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Get on the list! These businesses get our seal of approval - Brooklyn Paper

Get on the list! These businesses get our seal of approval

Cheers: Brooklyn Brewery has been spreading the word about Brooklyn since 1989, and we think it deserves a nod for all the tasty, brand-bearing brew it’s sent all over the world.
Brooklyn Brewery

The new “Brooklyn Made” certification is just getting off the ground, and it is up to individual companies to apply for it. Still, the inaugural crop of certified-made-in-Brooklyn products had some glaring oversights. Here is a list of companies so Brooklyn we can’t believe they didn’t make the cut.

Brooklyn Brewery

This was the biggest Brooklyn brand missing from the list. We understand that most of the beer is made upstate, but Steve Hindy and his crew bet on Brooklyn before everyone else knew how cool we are.

Bare club for men: The New York Shaving Company sells high-end shaving implements and hand-blended soaps and colognes, and it makes it all right here.
Photo by Elizabeth Graham

And it is not like all its beer come from Utica — some tasty brews are straight outta Williamsburg.

New York Shaving Company

This Bensonhurst mom-and-pop makes hand–blended shaving soaps, colognes, and shaving accessories that appeal to old-school Brooklynites and hipsters alike, with oldsters looking to recapture the smoothness that only a straight razor can produce, and newbies impressed by shears used to trim their 19th-century mustaches.

Bottling Brooklyn: Brooklyn Brine pickles all sorts of stuff in its Gowanus brinery, including some with wierd flavors such as whiskey sour. Pickle-back anyone?
Photo by Jason Speakman

Brooklyn Brine

Pickles made in Gowanus — that’s pretty darn Brooklyn. Not only do they have the gall to make an edible product so near to a toxic waterway, but their flavors include whiskey sour and fennel beets. This funky take on classic fare is definitely stamp-worthy.

Mark Jupiter

Whittled in Brooklyn: This Mark Jupiter creation was handmade in his Dumbo studio using wood from a Park Slope elm that Hurricane Irene knocked down in 2011.
Mark Jupiter

This guy is a custom furniture maker in Dumbo who uses reclaimed material to create sweet-looking places to plop your keister and stow your stuff. It is the perfect mix of art and handiwork that we have come to expect from designers working under the Brooklyn Bridge. And some of the wood he uses has roots running deep into the veins of borough history — such as redwood taken from old water towers and heart pine salvaged from a defunct Brooklyn sugar refinery.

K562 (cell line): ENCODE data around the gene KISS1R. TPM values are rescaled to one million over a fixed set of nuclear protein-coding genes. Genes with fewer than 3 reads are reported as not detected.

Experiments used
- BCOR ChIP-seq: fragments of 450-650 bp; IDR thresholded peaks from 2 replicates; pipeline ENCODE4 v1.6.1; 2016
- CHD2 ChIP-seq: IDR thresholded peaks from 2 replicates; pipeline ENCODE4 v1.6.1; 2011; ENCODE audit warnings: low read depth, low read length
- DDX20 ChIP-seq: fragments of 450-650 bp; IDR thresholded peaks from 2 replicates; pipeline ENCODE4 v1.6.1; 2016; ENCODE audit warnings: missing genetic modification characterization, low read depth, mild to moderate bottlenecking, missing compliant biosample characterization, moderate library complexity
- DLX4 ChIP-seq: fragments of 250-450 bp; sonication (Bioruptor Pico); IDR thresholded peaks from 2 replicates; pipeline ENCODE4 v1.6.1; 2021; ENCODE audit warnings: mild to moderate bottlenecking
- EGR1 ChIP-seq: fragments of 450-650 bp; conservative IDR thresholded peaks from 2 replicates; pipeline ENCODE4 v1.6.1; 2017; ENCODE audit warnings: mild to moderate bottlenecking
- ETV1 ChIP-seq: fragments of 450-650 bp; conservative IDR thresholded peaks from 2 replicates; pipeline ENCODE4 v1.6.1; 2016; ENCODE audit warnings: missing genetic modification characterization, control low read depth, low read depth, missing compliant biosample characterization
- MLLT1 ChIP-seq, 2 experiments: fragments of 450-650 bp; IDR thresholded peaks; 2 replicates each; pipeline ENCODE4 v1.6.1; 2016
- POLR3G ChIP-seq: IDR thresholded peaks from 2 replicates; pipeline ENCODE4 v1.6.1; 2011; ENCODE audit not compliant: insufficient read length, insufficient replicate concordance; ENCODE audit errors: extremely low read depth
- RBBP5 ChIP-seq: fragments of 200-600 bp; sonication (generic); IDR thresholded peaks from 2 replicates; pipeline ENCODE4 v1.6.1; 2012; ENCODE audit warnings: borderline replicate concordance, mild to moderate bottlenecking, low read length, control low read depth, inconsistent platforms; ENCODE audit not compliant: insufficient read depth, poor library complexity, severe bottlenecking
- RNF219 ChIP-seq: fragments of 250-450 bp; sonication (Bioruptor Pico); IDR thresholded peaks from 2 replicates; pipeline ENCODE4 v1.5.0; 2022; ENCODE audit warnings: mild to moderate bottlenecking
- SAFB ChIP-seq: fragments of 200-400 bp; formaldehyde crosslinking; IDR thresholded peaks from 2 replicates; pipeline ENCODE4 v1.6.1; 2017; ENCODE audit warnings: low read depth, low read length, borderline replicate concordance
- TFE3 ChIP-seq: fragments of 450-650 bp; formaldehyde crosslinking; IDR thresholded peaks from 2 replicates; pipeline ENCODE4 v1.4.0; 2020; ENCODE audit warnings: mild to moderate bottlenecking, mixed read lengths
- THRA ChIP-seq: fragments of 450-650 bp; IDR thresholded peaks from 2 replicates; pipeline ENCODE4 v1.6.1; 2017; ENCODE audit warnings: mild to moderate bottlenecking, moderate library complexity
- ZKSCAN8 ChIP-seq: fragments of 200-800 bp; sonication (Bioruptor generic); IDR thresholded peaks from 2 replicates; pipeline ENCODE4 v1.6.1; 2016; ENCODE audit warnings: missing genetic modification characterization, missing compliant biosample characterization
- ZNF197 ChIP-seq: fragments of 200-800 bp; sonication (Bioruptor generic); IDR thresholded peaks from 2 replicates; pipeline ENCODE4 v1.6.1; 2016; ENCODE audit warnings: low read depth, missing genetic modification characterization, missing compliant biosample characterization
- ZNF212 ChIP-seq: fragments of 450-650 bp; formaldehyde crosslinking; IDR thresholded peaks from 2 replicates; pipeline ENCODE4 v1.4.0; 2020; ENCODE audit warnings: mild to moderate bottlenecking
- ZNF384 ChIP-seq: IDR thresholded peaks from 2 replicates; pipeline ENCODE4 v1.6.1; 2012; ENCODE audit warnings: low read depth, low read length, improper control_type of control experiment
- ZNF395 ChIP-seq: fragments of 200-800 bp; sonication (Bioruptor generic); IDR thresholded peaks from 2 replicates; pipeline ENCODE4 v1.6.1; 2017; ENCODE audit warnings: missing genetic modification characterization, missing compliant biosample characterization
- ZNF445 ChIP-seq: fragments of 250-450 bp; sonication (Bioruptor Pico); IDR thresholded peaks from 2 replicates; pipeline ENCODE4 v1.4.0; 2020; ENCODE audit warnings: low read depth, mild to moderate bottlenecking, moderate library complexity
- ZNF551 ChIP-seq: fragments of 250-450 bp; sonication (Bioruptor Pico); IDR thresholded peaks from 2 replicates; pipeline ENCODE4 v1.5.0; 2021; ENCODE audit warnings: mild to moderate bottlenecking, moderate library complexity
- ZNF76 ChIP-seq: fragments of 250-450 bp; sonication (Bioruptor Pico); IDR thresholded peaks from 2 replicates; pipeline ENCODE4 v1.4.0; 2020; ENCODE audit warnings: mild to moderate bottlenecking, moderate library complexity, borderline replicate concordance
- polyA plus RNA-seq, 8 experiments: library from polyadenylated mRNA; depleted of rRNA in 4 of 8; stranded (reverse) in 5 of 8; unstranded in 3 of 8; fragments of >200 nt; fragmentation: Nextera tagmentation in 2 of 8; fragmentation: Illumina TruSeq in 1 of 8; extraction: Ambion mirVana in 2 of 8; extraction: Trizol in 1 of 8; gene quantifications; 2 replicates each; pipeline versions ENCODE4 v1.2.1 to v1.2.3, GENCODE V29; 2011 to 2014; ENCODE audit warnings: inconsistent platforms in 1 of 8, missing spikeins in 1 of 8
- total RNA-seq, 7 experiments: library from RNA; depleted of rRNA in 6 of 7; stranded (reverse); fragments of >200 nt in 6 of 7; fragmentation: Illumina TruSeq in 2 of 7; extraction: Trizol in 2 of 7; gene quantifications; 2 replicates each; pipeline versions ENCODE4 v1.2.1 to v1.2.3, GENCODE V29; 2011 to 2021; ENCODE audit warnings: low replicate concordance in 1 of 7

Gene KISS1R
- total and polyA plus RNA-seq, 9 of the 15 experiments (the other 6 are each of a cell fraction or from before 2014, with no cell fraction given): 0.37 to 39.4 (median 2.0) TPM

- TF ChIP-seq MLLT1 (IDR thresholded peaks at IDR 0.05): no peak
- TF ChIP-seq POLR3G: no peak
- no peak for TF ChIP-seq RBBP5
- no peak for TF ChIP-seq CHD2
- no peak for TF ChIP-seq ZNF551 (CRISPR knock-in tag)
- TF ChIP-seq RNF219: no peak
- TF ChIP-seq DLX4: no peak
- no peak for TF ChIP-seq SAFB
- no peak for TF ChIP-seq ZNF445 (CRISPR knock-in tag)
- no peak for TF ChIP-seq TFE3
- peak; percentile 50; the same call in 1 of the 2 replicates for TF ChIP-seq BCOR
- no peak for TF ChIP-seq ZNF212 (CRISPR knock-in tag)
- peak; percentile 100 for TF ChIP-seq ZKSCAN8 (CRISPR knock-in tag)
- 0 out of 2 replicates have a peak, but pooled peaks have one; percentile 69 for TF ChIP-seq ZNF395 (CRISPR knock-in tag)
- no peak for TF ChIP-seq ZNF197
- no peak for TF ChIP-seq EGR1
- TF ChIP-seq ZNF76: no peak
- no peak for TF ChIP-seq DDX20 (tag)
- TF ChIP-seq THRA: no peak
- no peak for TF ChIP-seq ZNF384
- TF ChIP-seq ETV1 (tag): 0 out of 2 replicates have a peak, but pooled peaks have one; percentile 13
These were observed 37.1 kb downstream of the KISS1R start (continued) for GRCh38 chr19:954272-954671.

Coney Island

Okay, so maybe this would not be eligible for the seal of approval offered by the Chamber of Commerce. But we think that’s wrong. The thrills, chills, and weird memories produced by a trip to the People’s Playground can only be made in Brooklyn. It gets our Brooklyn Made stamp, without question.

How sweet it is: The Sweet-n-Low plant is just across the street from the Navy Yard, meaning those adorable pink packs our grandmothers use to sweeten their decaf coffee can be traced right back here to Brooklyn.
Photo by Stefano Giovannini

Sweet-n-Low

This ubiquitous sweetener is made on Cumberland Street near the Navy Yard. The family operation first started packaging the sweetener in 1957. We think it would awesome if every one of those tiny pink packs were to bear the “Brooklyn Made” logo. It would remind everyone who uses the sugar substitute how sweet Brooklyn is.

People’s Playground: Coney Island amusement parks have been giving people thrills and chills for over a century, and we think it is a feeling that can only be made in Brooklyn.
Photo by Elizabeth Graham

Reach reporter Matthew Perlman at (718) 260-8310. E-mail him at mperl‌man@c‌ngloc‌al.com. Follow him on Twitter @matthewjperlman.

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